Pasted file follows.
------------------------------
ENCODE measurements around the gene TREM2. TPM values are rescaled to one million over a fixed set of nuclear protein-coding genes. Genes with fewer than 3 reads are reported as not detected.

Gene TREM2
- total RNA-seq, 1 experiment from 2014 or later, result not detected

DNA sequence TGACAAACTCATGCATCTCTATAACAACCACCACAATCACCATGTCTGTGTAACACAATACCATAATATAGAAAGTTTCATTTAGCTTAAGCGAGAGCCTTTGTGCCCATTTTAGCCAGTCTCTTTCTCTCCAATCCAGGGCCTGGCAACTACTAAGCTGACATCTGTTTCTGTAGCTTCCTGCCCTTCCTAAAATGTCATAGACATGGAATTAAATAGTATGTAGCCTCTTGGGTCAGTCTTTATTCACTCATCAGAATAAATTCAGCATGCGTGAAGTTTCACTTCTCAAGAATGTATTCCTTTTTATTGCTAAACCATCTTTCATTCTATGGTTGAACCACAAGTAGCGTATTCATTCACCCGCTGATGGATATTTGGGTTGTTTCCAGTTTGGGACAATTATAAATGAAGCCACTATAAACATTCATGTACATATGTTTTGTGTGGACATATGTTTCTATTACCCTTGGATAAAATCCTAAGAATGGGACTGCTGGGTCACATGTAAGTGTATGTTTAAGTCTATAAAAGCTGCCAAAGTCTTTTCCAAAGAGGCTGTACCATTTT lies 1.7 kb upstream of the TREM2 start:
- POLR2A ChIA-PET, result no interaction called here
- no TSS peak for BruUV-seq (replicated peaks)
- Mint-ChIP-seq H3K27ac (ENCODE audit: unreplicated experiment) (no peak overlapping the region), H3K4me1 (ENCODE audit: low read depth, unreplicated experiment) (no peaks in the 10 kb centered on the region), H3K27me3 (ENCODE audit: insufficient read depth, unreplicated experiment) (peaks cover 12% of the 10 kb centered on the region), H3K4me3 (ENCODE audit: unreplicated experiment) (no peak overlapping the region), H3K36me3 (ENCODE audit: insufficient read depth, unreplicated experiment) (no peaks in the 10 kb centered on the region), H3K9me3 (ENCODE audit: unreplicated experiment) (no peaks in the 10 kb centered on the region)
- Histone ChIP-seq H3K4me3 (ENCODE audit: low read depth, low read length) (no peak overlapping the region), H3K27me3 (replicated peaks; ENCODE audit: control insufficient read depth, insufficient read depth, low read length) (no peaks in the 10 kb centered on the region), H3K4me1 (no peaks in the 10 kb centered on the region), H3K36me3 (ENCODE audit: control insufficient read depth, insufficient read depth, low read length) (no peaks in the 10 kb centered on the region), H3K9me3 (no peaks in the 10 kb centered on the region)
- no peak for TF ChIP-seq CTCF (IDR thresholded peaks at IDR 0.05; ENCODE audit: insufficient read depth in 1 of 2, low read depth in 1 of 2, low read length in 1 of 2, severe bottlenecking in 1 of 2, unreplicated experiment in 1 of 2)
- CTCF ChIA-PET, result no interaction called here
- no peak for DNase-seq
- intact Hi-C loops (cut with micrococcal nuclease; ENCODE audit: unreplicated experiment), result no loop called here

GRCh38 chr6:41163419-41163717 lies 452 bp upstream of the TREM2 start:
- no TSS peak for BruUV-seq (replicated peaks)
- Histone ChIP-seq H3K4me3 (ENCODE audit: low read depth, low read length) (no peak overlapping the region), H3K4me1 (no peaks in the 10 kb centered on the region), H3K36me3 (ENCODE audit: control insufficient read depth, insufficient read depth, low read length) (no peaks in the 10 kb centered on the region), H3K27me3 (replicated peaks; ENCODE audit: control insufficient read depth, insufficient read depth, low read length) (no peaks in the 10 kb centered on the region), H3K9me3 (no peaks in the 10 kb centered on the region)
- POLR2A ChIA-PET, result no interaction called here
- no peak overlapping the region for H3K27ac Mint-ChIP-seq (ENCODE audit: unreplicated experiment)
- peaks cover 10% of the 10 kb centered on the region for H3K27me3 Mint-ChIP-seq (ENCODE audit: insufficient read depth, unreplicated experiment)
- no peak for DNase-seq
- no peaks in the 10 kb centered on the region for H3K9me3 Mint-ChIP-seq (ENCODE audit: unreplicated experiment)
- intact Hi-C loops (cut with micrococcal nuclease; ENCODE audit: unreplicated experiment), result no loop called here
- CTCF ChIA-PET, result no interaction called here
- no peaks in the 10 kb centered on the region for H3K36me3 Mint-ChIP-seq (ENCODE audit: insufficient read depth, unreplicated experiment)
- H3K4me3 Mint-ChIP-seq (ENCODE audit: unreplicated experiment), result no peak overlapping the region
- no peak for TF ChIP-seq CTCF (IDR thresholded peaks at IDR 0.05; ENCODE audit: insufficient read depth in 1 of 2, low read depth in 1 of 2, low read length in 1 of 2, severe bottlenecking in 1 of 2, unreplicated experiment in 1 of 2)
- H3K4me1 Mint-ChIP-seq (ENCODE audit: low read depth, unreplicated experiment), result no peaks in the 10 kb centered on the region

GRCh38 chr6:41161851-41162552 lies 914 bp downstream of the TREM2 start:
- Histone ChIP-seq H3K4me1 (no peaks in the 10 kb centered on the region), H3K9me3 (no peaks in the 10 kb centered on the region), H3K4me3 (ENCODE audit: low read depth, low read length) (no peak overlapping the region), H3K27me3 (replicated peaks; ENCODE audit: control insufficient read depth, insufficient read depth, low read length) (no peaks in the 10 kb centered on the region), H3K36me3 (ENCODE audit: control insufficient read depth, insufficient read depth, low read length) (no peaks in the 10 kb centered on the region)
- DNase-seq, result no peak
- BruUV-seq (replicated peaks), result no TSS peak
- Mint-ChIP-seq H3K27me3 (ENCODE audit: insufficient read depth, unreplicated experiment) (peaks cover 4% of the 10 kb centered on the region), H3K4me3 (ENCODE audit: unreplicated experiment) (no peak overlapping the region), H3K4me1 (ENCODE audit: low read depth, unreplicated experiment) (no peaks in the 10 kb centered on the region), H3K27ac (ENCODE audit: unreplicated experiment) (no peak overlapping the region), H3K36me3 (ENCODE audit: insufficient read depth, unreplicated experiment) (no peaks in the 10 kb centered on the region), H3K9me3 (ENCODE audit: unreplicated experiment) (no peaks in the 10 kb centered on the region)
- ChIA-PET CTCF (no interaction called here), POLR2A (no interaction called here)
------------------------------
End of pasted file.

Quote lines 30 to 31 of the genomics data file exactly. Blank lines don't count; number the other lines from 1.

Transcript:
- BruUV-seq (replicated peaks), result no TSS peak
- Mint-ChIP-seq H3K27me3 (ENCODE audit: insufficient read depth, unreplicated experiment) (peaks cover 4% of the 10 kb centered on the region), H3K4me3 (ENCODE audit: unreplicated experiment) (no peak overlapping the region), H3K4me1 (ENCODE audit: low read depth, unreplicated experiment) (no peaks in the 10 kb centered on the region), H3K27ac (ENCODE audit: unreplicated experiment) (no peak overlapping the region), H3K36me3 (ENCODE audit: insufficient read depth, unreplicated experiment) (no peaks in the 10 kb centered on the region), H3K9me3 (ENCODE audit: unreplicated experiment) (no peaks in the 10 kb centered on the region)